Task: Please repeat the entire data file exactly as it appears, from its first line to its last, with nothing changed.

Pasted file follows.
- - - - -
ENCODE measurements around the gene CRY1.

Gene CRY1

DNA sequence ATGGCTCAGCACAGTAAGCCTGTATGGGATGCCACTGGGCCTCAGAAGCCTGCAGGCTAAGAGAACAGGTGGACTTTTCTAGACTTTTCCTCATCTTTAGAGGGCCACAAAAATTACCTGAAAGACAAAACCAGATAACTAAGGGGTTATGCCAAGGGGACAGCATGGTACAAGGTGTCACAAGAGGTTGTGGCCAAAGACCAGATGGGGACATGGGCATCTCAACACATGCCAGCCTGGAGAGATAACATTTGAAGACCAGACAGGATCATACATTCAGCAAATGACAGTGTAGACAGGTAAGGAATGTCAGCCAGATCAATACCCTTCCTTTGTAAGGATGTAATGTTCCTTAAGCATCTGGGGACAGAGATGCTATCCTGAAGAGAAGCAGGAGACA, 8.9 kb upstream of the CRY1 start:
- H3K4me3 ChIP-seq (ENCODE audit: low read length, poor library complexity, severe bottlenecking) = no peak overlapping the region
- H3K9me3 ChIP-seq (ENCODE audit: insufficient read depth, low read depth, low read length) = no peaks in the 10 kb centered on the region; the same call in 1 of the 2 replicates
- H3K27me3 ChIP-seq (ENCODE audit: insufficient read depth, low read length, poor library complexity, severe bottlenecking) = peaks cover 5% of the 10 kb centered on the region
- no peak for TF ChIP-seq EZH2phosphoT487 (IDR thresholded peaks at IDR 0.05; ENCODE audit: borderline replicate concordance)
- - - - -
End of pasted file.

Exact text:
ENCODE measurements around the gene CRY1.

Gene CRY1

DNA sequence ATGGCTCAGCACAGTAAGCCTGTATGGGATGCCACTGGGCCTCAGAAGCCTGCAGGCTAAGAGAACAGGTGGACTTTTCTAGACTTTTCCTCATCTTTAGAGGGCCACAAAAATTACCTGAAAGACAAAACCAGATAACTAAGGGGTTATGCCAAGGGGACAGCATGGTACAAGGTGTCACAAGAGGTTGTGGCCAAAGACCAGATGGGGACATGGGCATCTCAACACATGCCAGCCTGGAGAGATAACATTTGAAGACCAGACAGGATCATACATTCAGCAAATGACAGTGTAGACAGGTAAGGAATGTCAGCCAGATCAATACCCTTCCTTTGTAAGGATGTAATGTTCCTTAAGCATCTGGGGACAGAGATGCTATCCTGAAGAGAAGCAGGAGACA, 8.9 kb upstream of the CRY1 start:
- H3K4me3 ChIP-seq (ENCODE audit: low read length, poor library complexity, severe bottlenecking) = no peak overlapping the region
- H3K9me3 ChIP-seq (ENCODE audit: insufficient read depth, low read depth, low read length) = no peaks in the 10 kb centered on the region; the same call in 1 of the 2 replicates
- H3K27me3 ChIP-seq (ENCODE audit: insufficient read depth, low read length, poor library complexity, severe bottlenecking) = peaks cover 5% of the 10 kb centered on the region
- no peak for TF ChIP-seq EZH2phosphoT487 (IDR thresholded peaks at IDR 0.05; ENCODE audit: borderline replicate concordance)